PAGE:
A Final Word from VP of Operations Jim Lawson After Nearly 45 Years at CES
On June 30, 2023, Jim Lawson retires as Vice President of Operations for City Electric Supply (CES). His retirement marks the end of a nearly 45-year career, which included opening nearly 115 CES branches.
A Career Paralleling the Company’s Growth
Shortly after his wedding in 1979, Lawson responded to a newspaper job announcement for a sales representative. The gig came with a company car. “I didn’t have a car, and I wanted a car. So, I decided to apply,” he laughed. Thanks to that ad, Lawson joined CES, also known as City Electrical Factors (CEF) in the United Kingdom, as an outside sales representative in Glasgow, Scotland. He got that company car and launched a career spanning two continents and almost five decades.
Founded in 1951 by Tom Mackie in Coventry, England, the company expanded over the decades. In 1983, CES began operations in the United States. Lawson’s own path mirrored the company’s growth. He opened the Glasgow City Centre store as a branch manager in 1985 and by 1991 was a group manager with 10 stores reporting to him.
“CES has always been about the people,” according to Lawson. He remembers meeting Mr. Mackie in Scotland for the first time; following a tradeshow, “Mr. Mackie helped load the trucks at the end of the night. I will never forget my first interaction with him because his humanity was so memorable,” he said.
Once he understood and embraced that culture, “Why would I want to work anywhere else?” Lawson said.
Lawson Helps with U.S. Expansion
In 1996, he and his wife, Lynn, two children, Craig and Scott, and 10 suitcases flew from Scotland to Raleigh, North Carolina, so he could help with the CES expansion in the United States.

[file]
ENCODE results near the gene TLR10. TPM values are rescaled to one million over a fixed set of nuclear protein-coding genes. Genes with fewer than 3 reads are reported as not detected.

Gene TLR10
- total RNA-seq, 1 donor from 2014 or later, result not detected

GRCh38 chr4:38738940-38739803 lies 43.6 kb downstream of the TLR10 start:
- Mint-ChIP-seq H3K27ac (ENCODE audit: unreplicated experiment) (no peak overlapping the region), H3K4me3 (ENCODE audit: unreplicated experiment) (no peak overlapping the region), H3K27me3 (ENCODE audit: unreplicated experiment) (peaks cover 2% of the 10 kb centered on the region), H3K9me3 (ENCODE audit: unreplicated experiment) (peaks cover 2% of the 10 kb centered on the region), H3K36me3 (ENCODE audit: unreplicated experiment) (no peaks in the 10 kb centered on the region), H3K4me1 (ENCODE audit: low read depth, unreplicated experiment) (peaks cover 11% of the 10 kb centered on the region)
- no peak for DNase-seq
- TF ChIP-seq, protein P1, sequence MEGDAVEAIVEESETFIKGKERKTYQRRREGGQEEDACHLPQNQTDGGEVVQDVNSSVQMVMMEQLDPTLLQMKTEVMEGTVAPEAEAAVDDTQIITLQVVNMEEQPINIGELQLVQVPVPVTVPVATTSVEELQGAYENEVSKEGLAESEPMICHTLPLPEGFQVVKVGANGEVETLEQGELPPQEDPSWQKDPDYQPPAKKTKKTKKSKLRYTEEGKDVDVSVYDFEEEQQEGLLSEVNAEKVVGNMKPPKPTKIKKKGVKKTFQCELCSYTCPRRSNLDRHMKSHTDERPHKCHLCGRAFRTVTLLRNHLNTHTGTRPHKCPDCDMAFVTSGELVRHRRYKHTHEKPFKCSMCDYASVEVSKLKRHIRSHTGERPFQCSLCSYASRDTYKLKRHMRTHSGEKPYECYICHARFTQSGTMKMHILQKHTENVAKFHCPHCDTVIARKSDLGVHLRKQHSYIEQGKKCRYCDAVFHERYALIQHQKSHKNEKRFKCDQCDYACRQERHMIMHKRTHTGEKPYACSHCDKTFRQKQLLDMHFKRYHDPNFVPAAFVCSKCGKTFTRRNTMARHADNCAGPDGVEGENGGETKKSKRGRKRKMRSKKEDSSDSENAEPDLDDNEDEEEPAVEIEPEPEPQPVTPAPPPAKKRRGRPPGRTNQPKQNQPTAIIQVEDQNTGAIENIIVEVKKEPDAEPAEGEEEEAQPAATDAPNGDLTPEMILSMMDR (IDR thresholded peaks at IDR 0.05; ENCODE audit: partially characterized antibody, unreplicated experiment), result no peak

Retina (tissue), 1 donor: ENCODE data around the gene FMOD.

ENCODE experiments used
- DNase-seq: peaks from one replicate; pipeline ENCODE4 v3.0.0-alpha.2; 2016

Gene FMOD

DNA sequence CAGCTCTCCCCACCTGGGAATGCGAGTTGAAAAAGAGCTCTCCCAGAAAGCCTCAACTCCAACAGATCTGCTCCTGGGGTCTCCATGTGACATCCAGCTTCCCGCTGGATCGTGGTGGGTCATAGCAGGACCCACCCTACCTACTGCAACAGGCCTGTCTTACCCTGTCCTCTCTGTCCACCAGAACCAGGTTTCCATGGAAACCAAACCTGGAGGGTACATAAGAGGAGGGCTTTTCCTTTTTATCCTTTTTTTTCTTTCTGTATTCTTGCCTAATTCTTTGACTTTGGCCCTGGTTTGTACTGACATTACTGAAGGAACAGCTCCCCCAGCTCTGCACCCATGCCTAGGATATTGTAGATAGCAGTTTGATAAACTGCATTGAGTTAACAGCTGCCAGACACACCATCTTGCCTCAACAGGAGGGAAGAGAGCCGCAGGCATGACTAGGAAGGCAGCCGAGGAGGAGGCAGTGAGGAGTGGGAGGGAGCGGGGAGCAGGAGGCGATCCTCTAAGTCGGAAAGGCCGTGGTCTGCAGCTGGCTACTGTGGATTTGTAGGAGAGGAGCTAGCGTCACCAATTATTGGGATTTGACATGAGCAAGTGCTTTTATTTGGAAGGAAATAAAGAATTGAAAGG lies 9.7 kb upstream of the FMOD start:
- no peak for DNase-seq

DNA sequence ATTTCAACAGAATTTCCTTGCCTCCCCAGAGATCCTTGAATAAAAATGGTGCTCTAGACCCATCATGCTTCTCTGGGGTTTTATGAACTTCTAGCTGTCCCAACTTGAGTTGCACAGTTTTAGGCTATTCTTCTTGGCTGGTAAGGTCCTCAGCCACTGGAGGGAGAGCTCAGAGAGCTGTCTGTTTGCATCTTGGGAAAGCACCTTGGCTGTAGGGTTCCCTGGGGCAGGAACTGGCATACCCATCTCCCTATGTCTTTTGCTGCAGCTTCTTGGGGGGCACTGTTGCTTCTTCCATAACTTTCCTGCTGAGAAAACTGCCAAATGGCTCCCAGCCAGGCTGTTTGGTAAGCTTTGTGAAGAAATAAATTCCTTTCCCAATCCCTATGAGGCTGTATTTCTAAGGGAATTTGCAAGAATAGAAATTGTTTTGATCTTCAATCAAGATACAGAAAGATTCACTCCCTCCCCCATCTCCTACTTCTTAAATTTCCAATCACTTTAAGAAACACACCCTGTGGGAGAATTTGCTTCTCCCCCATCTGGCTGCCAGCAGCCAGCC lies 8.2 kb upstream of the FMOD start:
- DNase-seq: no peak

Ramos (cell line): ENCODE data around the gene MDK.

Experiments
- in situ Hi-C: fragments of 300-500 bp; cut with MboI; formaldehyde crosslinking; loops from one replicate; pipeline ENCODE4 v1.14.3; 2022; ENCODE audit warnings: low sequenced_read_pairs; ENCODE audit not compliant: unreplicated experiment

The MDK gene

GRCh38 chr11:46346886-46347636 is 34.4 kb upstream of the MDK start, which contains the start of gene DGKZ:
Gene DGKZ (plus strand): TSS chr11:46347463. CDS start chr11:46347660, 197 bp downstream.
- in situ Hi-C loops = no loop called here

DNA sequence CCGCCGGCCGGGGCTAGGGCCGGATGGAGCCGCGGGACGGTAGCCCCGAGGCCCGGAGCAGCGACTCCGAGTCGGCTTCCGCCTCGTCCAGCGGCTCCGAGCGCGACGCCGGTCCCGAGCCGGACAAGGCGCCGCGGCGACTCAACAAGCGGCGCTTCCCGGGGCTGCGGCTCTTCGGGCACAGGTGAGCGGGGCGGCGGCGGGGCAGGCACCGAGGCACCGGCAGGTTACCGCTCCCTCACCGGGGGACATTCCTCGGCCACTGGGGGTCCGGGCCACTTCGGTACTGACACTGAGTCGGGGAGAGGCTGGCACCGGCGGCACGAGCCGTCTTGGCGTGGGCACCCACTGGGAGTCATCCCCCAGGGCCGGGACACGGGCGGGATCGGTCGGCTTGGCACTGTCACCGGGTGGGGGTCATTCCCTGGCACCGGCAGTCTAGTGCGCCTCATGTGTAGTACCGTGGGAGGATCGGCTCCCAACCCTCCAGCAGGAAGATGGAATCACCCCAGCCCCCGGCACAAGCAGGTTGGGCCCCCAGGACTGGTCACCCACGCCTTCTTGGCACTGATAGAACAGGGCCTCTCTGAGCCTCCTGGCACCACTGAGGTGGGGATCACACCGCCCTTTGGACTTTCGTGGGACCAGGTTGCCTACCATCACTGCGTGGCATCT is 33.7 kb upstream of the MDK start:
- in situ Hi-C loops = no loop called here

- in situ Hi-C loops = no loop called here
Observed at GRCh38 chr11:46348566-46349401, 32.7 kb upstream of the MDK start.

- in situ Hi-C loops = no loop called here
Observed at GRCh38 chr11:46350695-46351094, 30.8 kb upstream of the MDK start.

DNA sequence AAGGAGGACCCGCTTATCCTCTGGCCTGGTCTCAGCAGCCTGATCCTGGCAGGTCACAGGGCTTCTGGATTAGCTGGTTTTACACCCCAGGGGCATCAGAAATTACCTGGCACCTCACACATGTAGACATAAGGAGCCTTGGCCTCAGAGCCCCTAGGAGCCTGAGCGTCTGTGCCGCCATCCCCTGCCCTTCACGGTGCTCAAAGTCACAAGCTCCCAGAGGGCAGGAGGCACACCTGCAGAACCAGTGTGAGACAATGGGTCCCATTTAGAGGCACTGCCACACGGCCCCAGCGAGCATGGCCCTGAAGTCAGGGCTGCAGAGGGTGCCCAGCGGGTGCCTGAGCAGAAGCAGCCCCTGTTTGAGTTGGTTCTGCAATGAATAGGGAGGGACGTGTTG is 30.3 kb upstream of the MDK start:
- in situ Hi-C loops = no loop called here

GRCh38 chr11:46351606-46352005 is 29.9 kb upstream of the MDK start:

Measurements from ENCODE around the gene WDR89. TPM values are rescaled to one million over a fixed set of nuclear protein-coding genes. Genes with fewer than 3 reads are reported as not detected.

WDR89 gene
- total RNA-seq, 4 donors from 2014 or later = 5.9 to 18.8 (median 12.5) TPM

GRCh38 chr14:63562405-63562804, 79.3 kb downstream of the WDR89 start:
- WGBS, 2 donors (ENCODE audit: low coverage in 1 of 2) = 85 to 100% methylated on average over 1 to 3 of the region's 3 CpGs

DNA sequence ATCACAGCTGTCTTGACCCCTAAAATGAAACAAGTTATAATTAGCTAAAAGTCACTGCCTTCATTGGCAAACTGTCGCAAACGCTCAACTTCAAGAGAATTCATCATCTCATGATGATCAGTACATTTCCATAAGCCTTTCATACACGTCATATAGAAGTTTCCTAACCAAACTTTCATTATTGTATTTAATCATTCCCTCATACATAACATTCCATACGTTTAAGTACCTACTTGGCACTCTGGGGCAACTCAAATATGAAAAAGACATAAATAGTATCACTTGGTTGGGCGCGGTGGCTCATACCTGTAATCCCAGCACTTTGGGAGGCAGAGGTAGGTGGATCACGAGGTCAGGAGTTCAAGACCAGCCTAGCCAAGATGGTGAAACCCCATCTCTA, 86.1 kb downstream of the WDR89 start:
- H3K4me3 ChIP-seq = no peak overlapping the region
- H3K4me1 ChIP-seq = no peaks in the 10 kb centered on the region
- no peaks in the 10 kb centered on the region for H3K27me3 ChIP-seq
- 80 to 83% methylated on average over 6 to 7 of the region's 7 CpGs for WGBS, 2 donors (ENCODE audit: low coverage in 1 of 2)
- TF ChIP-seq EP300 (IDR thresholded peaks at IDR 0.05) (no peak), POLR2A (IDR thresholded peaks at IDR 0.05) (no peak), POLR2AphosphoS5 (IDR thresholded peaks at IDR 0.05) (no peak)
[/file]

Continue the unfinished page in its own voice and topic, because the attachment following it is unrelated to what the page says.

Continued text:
“I wanted to come to America and build something from scratch,” Lawson said.
CES did not yet have name recognition in the Carolinas, but Lawson rose to the challenge. “In the early days, we didn’t have anything to sell and no one to buy from. But when you’re young, you’re full of self-confidence, and you can take on the world,” he said. “The customer walking in the door knows what they want. If they like you, the customer will find a way to do business with you. I learned that early, and I’m glad I did.”
Over the years, Lawson worked to launch CES branches in North Carolina, South Carolina, Colorado, Georgia, Alabama, Mississippi, and North Florida. In total, about 115 stores opened under Lawson’s guidance. “Good people want to work hard and do their job, and my job is to help them grow and prepare for their next steps,” Lawson said.
CES now has close to 600 U.S. branches in 30 states.
“I like starting things from scratch. You can build the dream,” he said. By the time he opened branches in Colorado and the South East, CES had a more established reputation in the United States. “But when I did it in the Carolinas, I didn’t know what was going to happen,” Lawson said.
Lawson Offers Advice
CES is now a Lawson family affair; his son, Scott, serves as branch manager for CES North Charleston.
Many of those Lawson recruited to CES also continue to work for the company.
“The biggest thing for me is watching the young guys come through and progress through the company. I enjoy helping them in their professional journeys. Seeing them become managers and going through the ranks gives me great satisfaction,” he said.
Lawson has confidence in the team he’s leaving behind. His advice for them? “Don’t get away from the core values, but when you have to adapt, do it. Just because it worked 10 years ago doesn’t mean it will work today,” he said.
“The only thing in life that’s constant is that things are going to change,” Lawson said.